- This topic has 3 replies, 3 voices, and was last updated November 18, 2005 at 2:04 pm by stu.
November 15, 2005 at 1:48 pm #56596
My project car came with two different rivet types to hold the Tiger I-Ia type side mouldings.
I tried the ones that I think were meant as a replacement for the real thing (mushroom tipped) and cost $5.00 each (I am told) . I was told not to pull them in with the gun until the nail breaks. I have tried to bring the mushroom tip a bit away from the body and clip the nail with cutters. I got one clip to work properly out of the row that’s supposed to hold the rear quarter’s moulding. I immediately understood the attractiveness of silicone proposed in another post.
I also had another bunch of rivets that had been hand-shaped into a design that works much better. I managed to install one door moulding with this modified rivet and it worked quite well.
Since I did not have enough rivets to proceed, I had to make a decision: do I order rivets, or do I figure out how to make them.
A half-hearted effort gave me a couple of unimpressive rivets. Automation and standardization were going to be required to succeed.
The rivets are stainless 3/8-long, for 1/8 hole with a 1/4 head. the rivet’s head is filed down to .23-.27 in diameter to split it in two. For consistency I hold the rivet in a drill chuck and spin it like it would on a lathe to file it down. The head is then shaped into a barrell by tapping it into the inside of a series (I use 4) of 1/4″ brake line dies, down to about 0.195in diameter. I then mount the stud into the chuck of my drill again and file the barrell down to its final diameter of 0.16in. I measured a clearance of 0.147in. space for the clip at the moulding. I may still have to fine tune the interference.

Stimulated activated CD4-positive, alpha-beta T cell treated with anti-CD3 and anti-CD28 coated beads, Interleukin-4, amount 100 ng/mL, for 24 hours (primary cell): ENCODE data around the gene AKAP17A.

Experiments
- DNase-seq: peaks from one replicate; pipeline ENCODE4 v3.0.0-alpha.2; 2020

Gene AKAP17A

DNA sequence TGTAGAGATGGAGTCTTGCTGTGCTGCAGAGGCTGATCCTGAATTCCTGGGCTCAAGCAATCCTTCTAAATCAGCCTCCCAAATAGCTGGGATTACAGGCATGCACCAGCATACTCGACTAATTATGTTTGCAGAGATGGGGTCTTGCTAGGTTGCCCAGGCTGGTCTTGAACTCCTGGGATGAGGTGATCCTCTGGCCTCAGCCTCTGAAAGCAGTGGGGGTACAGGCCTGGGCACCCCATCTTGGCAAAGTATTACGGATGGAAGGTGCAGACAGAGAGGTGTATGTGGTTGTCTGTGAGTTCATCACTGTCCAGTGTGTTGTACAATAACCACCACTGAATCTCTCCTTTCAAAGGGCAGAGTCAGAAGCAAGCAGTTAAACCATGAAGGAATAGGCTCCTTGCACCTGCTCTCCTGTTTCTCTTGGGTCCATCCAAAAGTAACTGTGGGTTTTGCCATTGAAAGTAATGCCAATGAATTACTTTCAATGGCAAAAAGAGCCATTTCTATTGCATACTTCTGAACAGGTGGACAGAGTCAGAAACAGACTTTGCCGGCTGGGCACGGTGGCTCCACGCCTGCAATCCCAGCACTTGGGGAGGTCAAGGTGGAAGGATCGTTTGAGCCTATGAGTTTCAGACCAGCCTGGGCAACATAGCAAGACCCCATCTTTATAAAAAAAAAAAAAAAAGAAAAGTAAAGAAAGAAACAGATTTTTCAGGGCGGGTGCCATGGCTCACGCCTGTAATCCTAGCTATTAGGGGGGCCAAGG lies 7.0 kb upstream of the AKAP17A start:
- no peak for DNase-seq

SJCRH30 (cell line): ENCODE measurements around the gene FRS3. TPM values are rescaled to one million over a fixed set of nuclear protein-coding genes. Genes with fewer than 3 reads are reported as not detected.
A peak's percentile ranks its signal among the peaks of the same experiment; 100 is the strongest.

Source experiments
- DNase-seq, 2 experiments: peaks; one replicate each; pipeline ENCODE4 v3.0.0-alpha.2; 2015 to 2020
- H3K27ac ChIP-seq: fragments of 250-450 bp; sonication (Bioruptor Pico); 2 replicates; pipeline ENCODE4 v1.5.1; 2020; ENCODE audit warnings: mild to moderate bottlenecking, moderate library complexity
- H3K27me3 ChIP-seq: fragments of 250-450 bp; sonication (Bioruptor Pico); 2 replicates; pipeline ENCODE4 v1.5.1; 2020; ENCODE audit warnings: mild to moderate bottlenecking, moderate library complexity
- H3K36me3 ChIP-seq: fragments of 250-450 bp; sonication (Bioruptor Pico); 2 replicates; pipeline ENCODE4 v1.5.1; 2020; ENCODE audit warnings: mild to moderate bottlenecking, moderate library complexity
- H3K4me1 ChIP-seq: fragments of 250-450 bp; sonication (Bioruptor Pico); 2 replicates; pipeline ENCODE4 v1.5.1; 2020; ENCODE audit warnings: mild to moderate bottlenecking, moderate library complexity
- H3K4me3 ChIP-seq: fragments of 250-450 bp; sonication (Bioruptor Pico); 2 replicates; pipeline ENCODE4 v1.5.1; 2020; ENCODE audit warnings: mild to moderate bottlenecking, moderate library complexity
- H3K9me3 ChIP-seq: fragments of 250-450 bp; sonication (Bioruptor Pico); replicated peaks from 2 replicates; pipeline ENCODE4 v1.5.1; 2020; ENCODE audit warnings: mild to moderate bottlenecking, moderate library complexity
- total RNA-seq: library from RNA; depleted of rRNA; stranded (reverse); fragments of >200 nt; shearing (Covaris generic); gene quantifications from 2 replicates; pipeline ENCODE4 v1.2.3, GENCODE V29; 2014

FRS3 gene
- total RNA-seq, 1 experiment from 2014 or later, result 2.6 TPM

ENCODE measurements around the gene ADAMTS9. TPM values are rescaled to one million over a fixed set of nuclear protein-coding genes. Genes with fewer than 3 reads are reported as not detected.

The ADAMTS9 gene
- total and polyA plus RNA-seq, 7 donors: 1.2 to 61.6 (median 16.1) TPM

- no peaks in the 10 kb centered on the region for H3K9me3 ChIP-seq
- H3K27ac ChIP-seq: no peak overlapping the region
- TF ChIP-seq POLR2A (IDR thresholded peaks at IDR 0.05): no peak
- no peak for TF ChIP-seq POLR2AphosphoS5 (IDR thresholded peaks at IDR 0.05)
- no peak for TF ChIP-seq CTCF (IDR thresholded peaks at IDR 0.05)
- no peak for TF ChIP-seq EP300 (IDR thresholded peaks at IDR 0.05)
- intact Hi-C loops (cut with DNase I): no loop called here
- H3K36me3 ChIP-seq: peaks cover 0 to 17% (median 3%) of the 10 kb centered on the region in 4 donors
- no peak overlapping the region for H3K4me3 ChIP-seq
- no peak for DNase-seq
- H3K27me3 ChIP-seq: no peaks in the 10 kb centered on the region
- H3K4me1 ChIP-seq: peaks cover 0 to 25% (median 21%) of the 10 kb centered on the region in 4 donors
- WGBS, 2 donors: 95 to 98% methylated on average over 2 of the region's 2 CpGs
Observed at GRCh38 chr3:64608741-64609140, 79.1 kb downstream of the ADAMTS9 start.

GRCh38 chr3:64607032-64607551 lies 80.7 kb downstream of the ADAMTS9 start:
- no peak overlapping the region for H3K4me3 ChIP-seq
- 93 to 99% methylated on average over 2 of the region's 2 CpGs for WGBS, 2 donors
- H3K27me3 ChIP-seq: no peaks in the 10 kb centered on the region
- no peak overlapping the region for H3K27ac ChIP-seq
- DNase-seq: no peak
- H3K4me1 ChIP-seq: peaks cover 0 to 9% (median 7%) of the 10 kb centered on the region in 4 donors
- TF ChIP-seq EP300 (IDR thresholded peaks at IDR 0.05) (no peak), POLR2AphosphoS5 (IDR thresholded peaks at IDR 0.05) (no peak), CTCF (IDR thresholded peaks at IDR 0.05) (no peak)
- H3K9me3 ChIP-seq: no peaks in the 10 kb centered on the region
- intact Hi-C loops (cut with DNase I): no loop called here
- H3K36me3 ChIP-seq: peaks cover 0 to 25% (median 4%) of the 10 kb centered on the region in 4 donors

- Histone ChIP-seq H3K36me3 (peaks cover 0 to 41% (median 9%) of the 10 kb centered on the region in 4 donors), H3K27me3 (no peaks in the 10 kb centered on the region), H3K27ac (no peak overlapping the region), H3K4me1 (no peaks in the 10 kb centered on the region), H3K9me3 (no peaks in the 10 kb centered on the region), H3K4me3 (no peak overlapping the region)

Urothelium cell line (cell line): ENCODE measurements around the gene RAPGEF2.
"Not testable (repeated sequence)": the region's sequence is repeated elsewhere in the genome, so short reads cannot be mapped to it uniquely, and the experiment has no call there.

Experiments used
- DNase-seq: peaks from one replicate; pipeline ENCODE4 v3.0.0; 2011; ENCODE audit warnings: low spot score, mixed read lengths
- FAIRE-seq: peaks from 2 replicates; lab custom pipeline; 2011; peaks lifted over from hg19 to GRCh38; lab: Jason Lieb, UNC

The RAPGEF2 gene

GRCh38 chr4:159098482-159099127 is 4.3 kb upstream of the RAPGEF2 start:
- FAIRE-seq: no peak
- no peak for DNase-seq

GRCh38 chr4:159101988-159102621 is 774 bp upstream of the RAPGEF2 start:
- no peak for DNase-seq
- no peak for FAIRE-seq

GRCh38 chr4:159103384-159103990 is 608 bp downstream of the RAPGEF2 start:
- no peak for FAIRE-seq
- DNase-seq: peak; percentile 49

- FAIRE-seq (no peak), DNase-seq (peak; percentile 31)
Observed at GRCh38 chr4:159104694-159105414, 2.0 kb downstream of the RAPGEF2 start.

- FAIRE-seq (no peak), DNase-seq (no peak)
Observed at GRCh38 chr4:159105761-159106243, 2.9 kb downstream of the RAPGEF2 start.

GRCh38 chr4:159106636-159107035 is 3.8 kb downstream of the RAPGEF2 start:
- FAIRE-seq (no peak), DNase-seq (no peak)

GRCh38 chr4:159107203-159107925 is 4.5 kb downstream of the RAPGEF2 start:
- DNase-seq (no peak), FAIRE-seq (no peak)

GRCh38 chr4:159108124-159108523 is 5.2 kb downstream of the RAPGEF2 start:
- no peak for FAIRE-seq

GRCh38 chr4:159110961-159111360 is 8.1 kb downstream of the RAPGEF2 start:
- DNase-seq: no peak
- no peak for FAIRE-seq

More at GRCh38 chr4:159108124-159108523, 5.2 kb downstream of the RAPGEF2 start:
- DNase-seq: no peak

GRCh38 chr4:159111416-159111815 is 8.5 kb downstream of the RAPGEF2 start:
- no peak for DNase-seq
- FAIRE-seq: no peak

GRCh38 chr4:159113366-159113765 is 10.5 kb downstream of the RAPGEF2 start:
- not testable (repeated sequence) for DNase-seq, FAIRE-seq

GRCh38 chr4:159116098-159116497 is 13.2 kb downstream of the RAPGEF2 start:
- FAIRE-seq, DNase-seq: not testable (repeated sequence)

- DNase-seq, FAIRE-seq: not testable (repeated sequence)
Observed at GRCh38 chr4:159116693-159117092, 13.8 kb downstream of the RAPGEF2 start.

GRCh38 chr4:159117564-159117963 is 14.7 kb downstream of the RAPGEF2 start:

This rivet is very forgiving because the barrell provides depth control, where the mushroom-headed ones either work, or they don’t. It works better in areas where the paint is deeper, as in with some filler under it. My car has none of that of course, so I do not know why I would talk about it.
Fight the man! make your own moulding rivets. I got 25 made in one hour. I am slowly filing my drill chuck away.
November 15, 2005 at 2:56 pm #60025
Any pictures available? I don’t have side molding on my Tiger, but I am thinking of putting it back on the vehicle. So a picture would be worth a thousand words…
November 16, 2005 at 9:06 pm #60032
I cannot find a way to post them here but if you email me at email@example.com I will reply with attachments
November 18, 2005 at 2:04 pm #60041
They republished one of my old tech tips in the last TE/AE newsletter. There are alternatives to the rivets. Find some nylon screws that have heads that just fit inside the trim. I used 4-40’s, but other sizes might fit depending on the head style. Lowes, HD, and many local HW stores carry a good variety. In many locations on the car I could put nuts on the back, making then easily removable. In others, I just glued the screws into the old rivet holes using RTV.
The advantages: No dissimilar metals corrosion problems, no stressing the area around the hole especially if there is some filler involved.
I don’t know how long these screws will last since mine have only been in place since 1978….
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